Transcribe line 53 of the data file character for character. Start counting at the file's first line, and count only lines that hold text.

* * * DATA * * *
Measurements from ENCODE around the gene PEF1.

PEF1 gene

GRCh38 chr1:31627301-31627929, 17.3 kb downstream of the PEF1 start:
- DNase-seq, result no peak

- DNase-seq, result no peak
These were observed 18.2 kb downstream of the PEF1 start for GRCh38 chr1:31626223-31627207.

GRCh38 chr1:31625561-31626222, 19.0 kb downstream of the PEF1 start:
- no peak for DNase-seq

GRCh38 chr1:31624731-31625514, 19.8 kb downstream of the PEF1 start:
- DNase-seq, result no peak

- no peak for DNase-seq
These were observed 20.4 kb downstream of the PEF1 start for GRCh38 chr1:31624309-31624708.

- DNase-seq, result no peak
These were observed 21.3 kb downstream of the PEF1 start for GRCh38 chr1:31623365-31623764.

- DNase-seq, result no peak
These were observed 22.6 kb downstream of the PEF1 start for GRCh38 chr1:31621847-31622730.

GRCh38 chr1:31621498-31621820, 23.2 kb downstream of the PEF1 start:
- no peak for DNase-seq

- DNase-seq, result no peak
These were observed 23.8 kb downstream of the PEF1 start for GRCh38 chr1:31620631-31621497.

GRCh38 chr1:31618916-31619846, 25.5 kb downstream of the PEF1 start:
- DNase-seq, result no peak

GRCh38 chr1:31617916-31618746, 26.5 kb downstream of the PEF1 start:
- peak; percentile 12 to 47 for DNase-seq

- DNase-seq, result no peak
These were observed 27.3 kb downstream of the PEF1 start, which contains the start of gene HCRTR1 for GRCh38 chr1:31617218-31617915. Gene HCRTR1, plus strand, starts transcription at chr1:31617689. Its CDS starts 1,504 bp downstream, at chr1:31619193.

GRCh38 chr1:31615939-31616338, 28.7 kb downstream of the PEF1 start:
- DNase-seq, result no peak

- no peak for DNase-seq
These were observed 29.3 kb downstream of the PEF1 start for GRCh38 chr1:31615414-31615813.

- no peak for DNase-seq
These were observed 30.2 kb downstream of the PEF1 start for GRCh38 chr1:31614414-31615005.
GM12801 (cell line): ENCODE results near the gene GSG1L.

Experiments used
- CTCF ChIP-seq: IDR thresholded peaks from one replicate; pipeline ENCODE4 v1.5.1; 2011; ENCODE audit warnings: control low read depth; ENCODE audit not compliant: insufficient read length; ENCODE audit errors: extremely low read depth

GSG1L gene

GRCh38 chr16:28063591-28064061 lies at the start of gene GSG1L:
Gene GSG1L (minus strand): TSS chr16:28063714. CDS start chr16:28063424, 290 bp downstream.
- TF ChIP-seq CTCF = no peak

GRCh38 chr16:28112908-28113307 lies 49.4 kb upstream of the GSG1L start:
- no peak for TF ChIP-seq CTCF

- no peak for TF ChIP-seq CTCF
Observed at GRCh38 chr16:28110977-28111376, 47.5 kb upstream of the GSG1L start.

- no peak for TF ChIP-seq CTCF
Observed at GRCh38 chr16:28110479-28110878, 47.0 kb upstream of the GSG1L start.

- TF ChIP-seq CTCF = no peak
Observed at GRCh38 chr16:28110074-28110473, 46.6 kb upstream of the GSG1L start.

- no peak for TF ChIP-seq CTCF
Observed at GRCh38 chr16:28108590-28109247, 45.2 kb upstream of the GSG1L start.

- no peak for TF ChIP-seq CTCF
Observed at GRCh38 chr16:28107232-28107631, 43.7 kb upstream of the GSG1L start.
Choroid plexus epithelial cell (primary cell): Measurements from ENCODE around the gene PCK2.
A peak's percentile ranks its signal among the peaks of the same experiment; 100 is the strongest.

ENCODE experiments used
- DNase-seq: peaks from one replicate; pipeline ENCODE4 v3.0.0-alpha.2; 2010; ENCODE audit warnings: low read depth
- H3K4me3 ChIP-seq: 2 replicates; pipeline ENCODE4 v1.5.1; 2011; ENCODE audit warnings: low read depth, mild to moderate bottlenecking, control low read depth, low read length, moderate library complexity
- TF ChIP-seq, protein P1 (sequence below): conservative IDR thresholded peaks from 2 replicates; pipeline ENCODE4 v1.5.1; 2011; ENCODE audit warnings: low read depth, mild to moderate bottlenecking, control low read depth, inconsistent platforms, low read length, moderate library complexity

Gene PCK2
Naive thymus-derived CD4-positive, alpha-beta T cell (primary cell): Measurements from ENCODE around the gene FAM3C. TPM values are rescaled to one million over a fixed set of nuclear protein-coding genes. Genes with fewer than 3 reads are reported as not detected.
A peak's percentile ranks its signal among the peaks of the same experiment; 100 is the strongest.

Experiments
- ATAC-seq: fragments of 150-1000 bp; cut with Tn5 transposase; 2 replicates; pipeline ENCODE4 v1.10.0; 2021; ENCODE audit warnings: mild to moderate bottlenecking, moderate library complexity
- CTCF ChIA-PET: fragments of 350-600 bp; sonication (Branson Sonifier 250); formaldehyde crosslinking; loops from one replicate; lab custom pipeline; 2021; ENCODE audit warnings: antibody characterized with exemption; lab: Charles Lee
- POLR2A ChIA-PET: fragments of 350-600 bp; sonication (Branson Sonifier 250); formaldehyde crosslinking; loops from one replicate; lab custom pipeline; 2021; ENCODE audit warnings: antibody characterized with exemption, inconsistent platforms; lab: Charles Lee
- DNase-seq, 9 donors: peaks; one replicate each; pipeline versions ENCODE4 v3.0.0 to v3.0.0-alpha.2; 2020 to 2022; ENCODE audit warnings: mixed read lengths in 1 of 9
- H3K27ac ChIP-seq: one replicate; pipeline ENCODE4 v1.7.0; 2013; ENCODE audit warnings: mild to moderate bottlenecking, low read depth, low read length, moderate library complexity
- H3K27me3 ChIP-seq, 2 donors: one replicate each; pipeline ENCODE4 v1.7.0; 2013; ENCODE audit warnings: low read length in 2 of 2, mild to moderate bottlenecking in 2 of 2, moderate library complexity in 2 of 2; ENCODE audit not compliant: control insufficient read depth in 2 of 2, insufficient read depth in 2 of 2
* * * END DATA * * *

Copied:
A peak's percentile ranks its signal among the peaks of the same experiment; 100 is the strongest.